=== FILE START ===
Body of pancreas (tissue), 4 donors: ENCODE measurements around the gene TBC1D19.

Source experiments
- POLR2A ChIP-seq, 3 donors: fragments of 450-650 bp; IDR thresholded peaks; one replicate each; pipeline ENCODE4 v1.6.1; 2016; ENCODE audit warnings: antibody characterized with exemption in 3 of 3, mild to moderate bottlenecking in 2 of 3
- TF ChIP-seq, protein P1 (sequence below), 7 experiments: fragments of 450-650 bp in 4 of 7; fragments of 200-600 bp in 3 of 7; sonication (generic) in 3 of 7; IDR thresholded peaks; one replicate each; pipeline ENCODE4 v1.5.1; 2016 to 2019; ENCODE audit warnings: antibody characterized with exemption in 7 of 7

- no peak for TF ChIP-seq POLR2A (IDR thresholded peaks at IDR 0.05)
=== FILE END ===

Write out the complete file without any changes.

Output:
Body of pancreas (tissue), 4 donors: ENCODE measurements around the gene TBC1D19.

Source experiments
- POLR2A ChIP-seq, 3 donors: fragments of 450-650 bp; IDR thresholded peaks; one replicate each; pipeline ENCODE4 v1.6.1; 2016; ENCODE audit warnings: antibody characterized with exemption in 3 of 3, mild to moderate bottlenecking in 2 of 3
- TF ChIP-seq, protein P1 (sequence below), 7 experiments: fragments of 450-650 bp in 4 of 7; fragments of 200-600 bp in 3 of 7; sonication (generic) in 3 of 7; IDR thresholded peaks; one replicate each; pipeline ENCODE4 v1.5.1; 2016 to 2019; ENCODE audit warnings: antibody characterized with exemption in 7 of 7

- no peak for TF ChIP-seq POLR2A (IDR thresholded peaks at IDR 0.05)